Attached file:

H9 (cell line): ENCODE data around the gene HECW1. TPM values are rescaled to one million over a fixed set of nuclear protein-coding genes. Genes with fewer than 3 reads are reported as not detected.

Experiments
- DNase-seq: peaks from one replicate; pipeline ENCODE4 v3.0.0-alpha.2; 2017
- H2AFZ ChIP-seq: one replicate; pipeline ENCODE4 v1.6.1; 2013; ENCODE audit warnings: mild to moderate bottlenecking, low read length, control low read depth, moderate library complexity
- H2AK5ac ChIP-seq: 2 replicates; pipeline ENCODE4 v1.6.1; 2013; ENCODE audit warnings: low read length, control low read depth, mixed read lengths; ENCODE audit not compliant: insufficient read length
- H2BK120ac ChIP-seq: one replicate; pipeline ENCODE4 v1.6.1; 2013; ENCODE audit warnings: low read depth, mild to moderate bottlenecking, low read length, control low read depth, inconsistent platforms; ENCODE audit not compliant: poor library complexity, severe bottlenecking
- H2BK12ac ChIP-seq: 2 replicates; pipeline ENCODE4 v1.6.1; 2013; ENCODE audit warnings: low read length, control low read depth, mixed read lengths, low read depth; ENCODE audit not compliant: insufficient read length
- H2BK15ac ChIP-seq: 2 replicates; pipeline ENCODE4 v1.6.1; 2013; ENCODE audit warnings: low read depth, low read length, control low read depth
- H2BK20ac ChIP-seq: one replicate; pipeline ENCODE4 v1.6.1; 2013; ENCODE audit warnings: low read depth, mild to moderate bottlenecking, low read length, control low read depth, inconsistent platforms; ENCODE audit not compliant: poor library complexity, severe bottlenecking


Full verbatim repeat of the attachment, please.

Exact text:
H9 (cell line): ENCODE data around the gene HECW1. TPM values are rescaled to one million over a fixed set of nuclear protein-coding genes. Genes with fewer than 3 reads are reported as not detected.

Experiments
- DNase-seq: peaks from one replicate; pipeline ENCODE4 v3.0.0-alpha.2; 2017
- H2AFZ ChIP-seq: one replicate; pipeline ENCODE4 v1.6.1; 2013; ENCODE audit warnings: mild to moderate bottlenecking, low read length, control low read depth, moderate library complexity
- H2AK5ac ChIP-seq: 2 replicates; pipeline ENCODE4 v1.6.1; 2013; ENCODE audit warnings: low read length, control low read depth, mixed read lengths; ENCODE audit not compliant: insufficient read length
- H2BK120ac ChIP-seq: one replicate; pipeline ENCODE4 v1.6.1; 2013; ENCODE audit warnings: low read depth, mild to moderate bottlenecking, low read length, control low read depth, inconsistent platforms; ENCODE audit not compliant: poor library complexity, severe bottlenecking
- H2BK12ac ChIP-seq: 2 replicates; pipeline ENCODE4 v1.6.1; 2013; ENCODE audit warnings: low read length, control low read depth, mixed read lengths, low read depth; ENCODE audit not compliant: insufficient read length
- H2BK15ac ChIP-seq: 2 replicates; pipeline ENCODE4 v1.6.1; 2013; ENCODE audit warnings: low read depth, low read length, control low read depth
- H2BK20ac ChIP-seq: one replicate; pipeline ENCODE4 v1.6.1; 2013; ENCODE audit warnings: low read depth, mild to moderate bottlenecking, low read length, control low read depth, inconsistent platforms; ENCODE audit not compliant: poor library complexity, severe bottlenecking